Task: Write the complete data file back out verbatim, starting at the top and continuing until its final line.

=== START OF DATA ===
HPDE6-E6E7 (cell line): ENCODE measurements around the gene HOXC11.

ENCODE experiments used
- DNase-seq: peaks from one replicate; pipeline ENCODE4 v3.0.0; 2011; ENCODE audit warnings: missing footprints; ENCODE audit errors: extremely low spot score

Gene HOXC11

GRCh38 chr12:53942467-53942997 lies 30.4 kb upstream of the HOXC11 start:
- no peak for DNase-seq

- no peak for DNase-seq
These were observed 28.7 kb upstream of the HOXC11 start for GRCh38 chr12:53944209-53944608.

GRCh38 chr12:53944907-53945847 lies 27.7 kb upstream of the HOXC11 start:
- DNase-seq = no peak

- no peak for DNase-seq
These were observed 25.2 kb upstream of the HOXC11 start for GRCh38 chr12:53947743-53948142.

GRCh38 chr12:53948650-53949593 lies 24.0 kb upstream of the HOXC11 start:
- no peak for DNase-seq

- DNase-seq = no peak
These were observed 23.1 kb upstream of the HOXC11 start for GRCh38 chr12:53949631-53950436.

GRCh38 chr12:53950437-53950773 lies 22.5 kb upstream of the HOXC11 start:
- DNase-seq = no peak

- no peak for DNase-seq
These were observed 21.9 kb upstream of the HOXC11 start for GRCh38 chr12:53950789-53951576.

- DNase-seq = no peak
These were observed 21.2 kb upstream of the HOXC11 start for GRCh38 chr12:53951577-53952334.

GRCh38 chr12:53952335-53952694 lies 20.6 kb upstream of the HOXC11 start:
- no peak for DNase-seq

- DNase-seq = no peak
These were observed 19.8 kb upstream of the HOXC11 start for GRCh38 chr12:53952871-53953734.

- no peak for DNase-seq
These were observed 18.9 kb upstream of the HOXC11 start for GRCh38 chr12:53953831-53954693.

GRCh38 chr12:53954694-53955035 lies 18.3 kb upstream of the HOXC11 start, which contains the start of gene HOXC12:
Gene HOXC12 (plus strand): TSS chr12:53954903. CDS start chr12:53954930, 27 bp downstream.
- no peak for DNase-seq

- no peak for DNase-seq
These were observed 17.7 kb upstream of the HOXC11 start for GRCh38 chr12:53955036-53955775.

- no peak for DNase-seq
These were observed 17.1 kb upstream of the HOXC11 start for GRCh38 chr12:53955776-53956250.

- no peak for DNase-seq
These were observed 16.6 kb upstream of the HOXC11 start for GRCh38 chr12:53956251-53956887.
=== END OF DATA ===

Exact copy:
HPDE6-E6E7 (cell line): ENCODE measurements around the gene HOXC11.

ENCODE experiments used
- DNase-seq: peaks from one replicate; pipeline ENCODE4 v3.0.0; 2011; ENCODE audit warnings: missing footprints; ENCODE audit errors: extremely low spot score

Gene HOXC11

GRCh38 chr12:53942467-53942997 lies 30.4 kb upstream of the HOXC11 start:
- no peak for DNase-seq

- no peak for DNase-seq
These were observed 28.7 kb upstream of the HOXC11 start for GRCh38 chr12:53944209-53944608.

GRCh38 chr12:53944907-53945847 lies 27.7 kb upstream of the HOXC11 start:
- DNase-seq = no peak

- no peak for DNase-seq
These were observed 25.2 kb upstream of the HOXC11 start for GRCh38 chr12:53947743-53948142.

GRCh38 chr12:53948650-53949593 lies 24.0 kb upstream of the HOXC11 start:
- no peak for DNase-seq

- DNase-seq = no peak
These were observed 23.1 kb upstream of the HOXC11 start for GRCh38 chr12:53949631-53950436.

GRCh38 chr12:53950437-53950773 lies 22.5 kb upstream of the HOXC11 start:
- DNase-seq = no peak

- no peak for DNase-seq
These were observed 21.9 kb upstream of the HOXC11 start for GRCh38 chr12:53950789-53951576.

- DNase-seq = no peak
These were observed 21.2 kb upstream of the HOXC11 start for GRCh38 chr12:53951577-53952334.

GRCh38 chr12:53952335-53952694 lies 20.6 kb upstream of the HOXC11 start:
- no peak for DNase-seq

- DNase-seq = no peak
These were observed 19.8 kb upstream of the HOXC11 start for GRCh38 chr12:53952871-53953734.

- no peak for DNase-seq
These were observed 18.9 kb upstream of the HOXC11 start for GRCh38 chr12:53953831-53954693.

GRCh38 chr12:53954694-53955035 lies 18.3 kb upstream of the HOXC11 start, which contains the start of gene HOXC12:
Gene HOXC12 (plus strand): TSS chr12:53954903. CDS start chr12:53954930, 27 bp downstream.
- no peak for DNase-seq

- no peak for DNase-seq
These were observed 17.7 kb upstream of the HOXC11 start for GRCh38 chr12:53955036-53955775.

- no peak for DNase-seq
These were observed 17.1 kb upstream of the HOXC11 start for GRCh38 chr12:53955776-53956250.

- no peak for DNase-seq
These were observed 16.6 kb upstream of the HOXC11 start for GRCh38 chr12:53956251-53956887.